I was recently at a conducting conference in Oxford, UK, designed by academics for academics. Beyond giving a paper concerning technical issues with live-streaming concerts and the inherent challenges of new strategies in audience engagement, it was, for the most part, an uninteresting conference populated by college and conservatory conductors (both instrumental and choral educators) – some of whom I must say have very peculiar ideas as to what constitutes conducting as a communicative musical artform.
There was one session, however, in which the very wonderful conductor, William (Bill) Christie, was interviewed about his career and work in historically informed productions and research into Baroque French Opera. This session alone was worth the price of admission, so I was glad that I went to the conference in the final wash-up.
But the conference, as it went on, made me give thought to the very vast differences there are between conductors who work as conductors in the professional music industry (arcane as it is) and others who spend inordinate amounts of time and energy undertaking “research” into what is referred to as, ‘Conducting Studies’.
I regret to say that I think such research studies have little value if the foci of studies appear to overlook the significant challenges facing Classical Music consumption: identified as the inherently underwhelming business models currently being perpetuated by orchestras, producers and record companies, and, not the least, a general resistance to the problems of diversity and education for coming generations of potential audiences worldwide.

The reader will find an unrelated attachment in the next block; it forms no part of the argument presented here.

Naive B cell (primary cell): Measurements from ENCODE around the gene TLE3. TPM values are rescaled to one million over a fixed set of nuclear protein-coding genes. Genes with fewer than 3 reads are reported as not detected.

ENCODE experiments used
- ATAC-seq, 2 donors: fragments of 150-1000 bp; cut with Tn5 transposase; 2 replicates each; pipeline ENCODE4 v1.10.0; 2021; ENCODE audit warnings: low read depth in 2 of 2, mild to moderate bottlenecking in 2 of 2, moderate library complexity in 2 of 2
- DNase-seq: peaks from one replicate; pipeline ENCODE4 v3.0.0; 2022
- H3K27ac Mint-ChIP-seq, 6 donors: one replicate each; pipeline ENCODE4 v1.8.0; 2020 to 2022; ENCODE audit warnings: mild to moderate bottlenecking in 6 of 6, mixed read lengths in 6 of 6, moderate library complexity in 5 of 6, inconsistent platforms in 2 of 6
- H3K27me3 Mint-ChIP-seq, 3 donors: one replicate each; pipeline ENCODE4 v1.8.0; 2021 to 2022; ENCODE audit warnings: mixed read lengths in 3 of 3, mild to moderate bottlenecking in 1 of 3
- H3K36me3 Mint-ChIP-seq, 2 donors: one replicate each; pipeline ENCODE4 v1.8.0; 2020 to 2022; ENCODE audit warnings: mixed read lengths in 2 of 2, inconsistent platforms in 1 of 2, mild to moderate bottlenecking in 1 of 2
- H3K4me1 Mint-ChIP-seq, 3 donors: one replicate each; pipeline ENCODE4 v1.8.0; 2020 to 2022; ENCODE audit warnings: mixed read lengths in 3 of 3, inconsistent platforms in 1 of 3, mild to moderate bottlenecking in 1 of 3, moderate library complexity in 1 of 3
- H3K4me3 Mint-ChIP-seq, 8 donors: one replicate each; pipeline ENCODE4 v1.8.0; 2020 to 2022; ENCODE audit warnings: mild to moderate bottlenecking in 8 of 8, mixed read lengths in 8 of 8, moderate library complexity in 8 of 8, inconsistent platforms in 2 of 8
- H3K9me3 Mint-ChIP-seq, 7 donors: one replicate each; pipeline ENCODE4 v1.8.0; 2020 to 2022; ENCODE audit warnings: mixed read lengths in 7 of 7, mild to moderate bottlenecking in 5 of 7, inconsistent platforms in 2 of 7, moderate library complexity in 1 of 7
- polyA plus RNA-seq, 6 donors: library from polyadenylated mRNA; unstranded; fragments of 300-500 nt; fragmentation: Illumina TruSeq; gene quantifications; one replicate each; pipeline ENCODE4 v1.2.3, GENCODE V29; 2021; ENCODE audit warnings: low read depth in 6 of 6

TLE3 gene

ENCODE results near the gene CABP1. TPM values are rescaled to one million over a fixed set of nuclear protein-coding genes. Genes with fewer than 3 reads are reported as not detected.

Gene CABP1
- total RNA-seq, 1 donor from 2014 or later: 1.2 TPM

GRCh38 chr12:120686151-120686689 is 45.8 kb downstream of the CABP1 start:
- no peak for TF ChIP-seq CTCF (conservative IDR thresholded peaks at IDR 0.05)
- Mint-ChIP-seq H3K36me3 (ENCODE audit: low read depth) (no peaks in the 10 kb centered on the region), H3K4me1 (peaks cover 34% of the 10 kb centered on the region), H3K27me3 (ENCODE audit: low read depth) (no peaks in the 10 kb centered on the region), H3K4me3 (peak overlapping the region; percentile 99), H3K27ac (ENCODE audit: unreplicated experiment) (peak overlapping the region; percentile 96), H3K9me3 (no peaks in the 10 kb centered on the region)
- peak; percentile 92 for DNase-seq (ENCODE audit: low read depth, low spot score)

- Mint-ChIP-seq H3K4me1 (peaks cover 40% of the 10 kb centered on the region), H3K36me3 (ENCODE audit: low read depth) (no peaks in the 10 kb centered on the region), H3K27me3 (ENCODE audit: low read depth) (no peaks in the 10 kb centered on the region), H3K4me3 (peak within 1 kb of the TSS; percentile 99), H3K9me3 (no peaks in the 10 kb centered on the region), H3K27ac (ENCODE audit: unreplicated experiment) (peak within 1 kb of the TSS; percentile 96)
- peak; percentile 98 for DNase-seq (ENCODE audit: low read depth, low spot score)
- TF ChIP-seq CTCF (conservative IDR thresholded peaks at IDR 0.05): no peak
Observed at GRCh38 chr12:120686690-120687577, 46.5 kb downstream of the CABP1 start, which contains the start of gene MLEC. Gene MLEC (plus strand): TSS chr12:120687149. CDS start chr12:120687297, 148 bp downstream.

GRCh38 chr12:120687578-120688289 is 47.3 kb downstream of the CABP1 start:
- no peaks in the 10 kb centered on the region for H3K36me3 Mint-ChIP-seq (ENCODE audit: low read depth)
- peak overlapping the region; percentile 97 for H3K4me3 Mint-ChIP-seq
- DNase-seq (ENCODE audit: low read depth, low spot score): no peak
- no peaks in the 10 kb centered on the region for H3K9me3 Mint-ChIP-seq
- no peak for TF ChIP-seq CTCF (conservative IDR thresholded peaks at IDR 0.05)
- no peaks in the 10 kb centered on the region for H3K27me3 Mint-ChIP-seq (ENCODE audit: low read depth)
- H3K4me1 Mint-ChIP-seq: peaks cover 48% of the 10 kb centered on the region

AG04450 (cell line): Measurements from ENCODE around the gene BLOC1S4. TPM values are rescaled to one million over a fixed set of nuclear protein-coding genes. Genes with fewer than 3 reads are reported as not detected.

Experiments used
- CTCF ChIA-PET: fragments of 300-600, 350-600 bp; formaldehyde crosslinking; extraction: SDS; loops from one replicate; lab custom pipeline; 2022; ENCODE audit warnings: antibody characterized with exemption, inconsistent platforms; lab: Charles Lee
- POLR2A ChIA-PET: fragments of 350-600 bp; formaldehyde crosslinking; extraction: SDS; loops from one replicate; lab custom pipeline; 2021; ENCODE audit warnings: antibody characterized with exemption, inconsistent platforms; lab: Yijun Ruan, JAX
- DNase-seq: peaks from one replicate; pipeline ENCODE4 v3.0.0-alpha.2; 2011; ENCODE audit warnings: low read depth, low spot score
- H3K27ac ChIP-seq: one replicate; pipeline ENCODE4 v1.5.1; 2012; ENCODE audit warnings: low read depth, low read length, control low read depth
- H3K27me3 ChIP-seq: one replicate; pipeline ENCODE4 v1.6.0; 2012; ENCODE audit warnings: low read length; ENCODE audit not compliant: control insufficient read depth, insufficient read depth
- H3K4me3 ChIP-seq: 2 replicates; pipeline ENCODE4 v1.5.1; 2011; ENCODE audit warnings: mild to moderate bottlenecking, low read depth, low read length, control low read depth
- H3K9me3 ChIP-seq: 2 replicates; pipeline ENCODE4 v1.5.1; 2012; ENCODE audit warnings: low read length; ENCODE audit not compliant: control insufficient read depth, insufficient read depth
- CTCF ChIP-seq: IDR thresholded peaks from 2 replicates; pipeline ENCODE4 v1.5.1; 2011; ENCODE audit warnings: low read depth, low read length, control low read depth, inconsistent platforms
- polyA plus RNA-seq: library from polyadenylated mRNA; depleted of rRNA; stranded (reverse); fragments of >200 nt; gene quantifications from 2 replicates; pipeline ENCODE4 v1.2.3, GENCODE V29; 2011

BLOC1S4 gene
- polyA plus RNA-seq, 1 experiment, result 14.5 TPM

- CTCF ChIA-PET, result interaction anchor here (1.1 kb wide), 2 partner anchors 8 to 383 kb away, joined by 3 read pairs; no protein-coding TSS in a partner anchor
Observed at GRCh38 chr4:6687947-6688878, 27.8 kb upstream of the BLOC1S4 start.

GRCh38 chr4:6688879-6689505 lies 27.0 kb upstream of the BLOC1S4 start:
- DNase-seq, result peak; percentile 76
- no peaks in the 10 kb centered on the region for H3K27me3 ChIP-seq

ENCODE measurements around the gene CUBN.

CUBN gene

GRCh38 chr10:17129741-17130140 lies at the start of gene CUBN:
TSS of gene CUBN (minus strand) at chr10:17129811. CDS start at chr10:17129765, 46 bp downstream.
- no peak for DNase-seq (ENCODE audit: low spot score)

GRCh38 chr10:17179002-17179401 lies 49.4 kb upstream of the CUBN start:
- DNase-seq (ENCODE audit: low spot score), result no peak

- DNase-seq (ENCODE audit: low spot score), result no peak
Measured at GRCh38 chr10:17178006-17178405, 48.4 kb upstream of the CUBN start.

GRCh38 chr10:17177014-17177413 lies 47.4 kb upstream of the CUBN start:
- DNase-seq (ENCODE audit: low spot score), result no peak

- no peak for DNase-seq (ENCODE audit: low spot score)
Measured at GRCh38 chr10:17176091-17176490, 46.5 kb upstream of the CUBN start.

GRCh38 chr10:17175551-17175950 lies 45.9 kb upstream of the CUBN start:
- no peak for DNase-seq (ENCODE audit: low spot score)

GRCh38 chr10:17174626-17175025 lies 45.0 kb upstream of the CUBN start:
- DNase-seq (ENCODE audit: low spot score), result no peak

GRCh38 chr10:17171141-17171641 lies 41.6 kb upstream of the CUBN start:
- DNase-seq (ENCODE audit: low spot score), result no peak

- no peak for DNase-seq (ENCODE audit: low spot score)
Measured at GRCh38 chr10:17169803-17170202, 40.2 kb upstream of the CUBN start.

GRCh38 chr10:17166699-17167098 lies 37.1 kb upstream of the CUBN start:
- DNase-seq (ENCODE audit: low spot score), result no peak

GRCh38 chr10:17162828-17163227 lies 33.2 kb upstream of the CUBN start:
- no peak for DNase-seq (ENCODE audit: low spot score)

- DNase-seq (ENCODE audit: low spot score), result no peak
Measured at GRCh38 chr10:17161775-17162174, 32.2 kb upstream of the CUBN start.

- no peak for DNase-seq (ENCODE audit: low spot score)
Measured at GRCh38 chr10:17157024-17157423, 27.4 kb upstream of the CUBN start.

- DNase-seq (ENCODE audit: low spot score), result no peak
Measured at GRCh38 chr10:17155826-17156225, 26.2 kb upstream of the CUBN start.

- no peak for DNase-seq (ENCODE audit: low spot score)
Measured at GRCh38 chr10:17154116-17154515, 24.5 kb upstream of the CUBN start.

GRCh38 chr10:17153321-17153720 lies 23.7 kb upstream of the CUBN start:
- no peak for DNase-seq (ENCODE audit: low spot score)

Issues pertaining to the importance of locality to orchestral performance and programming, similarly, need more investigation. In this respect, the work of Classical Next (C:N), the Association of British Orchestras (ABO), the League of American Orchestras (LAO) and the International Artist Managers’ Association (IAMA) is considerably advanced when compared to the offerings I recently sat through in Oxford.
Why am I on about this? The reason is simple: conductors and studies into conducting practice are core to the work of orchestras and classical music ensembles everywhere. If the conversations that are being had don’t align to the evolving conversations and think tanks being implemented across the classical music industry, then conferences such as attended run a significant risk of being yet more academic verbage with little real-world application.
Maybe the next one will be better?